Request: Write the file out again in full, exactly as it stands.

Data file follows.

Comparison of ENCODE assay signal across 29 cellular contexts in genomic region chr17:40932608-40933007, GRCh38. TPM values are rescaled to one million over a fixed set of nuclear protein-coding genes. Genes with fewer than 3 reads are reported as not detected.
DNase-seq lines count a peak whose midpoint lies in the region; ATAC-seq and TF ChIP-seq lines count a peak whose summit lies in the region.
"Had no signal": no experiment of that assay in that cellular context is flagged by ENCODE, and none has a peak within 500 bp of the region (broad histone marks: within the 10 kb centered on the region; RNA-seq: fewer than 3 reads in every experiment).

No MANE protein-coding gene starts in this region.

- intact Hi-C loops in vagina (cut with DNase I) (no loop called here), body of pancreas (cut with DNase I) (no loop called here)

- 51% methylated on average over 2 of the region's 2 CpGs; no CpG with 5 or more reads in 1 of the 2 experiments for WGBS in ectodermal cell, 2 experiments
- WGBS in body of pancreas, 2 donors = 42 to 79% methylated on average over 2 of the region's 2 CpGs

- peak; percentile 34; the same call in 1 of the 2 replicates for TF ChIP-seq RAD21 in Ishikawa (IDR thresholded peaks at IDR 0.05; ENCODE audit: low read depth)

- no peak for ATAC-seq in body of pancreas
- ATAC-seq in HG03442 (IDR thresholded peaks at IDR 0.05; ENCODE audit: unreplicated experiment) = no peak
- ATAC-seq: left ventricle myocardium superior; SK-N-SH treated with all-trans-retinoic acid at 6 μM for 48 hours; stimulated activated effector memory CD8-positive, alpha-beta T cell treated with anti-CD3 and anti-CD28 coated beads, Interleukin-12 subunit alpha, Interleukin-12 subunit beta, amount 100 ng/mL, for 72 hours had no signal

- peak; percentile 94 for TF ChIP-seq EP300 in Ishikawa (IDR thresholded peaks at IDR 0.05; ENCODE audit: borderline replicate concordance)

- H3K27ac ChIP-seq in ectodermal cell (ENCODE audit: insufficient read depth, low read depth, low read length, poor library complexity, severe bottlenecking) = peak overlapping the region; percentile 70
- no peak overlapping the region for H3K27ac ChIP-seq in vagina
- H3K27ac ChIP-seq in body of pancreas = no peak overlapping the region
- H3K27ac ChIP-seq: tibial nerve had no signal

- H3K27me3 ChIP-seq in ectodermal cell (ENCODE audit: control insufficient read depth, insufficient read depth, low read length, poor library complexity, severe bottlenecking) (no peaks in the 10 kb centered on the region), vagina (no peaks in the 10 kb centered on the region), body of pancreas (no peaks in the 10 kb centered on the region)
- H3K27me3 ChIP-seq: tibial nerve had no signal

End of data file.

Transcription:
Comparison of ENCODE assay signal across 29 cellular contexts in genomic region chr17:40932608-40933007, GRCh38. TPM values are rescaled to one million over a fixed set of nuclear protein-coding genes. Genes with fewer than 3 reads are reported as not detected.
DNase-seq lines count a peak whose midpoint lies in the region; ATAC-seq and TF ChIP-seq lines count a peak whose summit lies in the region.
"Had no signal": no experiment of that assay in that cellular context is flagged by ENCODE, and none has a peak within 500 bp of the region (broad histone marks: within the 10 kb centered on the region; RNA-seq: fewer than 3 reads in every experiment).

No MANE protein-coding gene starts in this region.

- intact Hi-C loops in vagina (cut with DNase I) (no loop called here), body of pancreas (cut with DNase I) (no loop called here)

- 51% methylated on average over 2 of the region's 2 CpGs; no CpG with 5 or more reads in 1 of the 2 experiments for WGBS in ectodermal cell, 2 experiments
- WGBS in body of pancreas, 2 donors = 42 to 79% methylated on average over 2 of the region's 2 CpGs

- peak; percentile 34; the same call in 1 of the 2 replicates for TF ChIP-seq RAD21 in Ishikawa (IDR thresholded peaks at IDR 0.05; ENCODE audit: low read depth)

- no peak for ATAC-seq in body of pancreas
- ATAC-seq in HG03442 (IDR thresholded peaks at IDR 0.05; ENCODE audit: unreplicated experiment) = no peak
- ATAC-seq: left ventricle myocardium superior; SK-N-SH treated with all-trans-retinoic acid at 6 μM for 48 hours; stimulated activated effector memory CD8-positive, alpha-beta T cell treated with anti-CD3 and anti-CD28 coated beads, Interleukin-12 subunit alpha, Interleukin-12 subunit beta, amount 100 ng/mL, for 72 hours had no signal

- peak; percentile 94 for TF ChIP-seq EP300 in Ishikawa (IDR thresholded peaks at IDR 0.05; ENCODE audit: borderline replicate concordance)

- H3K27ac ChIP-seq in ectodermal cell (ENCODE audit: insufficient read depth, low read depth, low read length, poor library complexity, severe bottlenecking) = peak overlapping the region; percentile 70
- no peak overlapping the region for H3K27ac ChIP-seq in vagina
- H3K27ac ChIP-seq in body of pancreas = no peak overlapping the region
- H3K27ac ChIP-seq: tibial nerve had no signal

- H3K27me3 ChIP-seq in ectodermal cell (ENCODE audit: control insufficient read depth, insufficient read depth, low read length, poor library complexity, severe bottlenecking) (no peaks in the 10 kb centered on the region), vagina (no peaks in the 10 kb centered on the region), body of pancreas (no peaks in the 10 kb centered on the region)
- H3K27me3 ChIP-seq: tibial nerve had no signal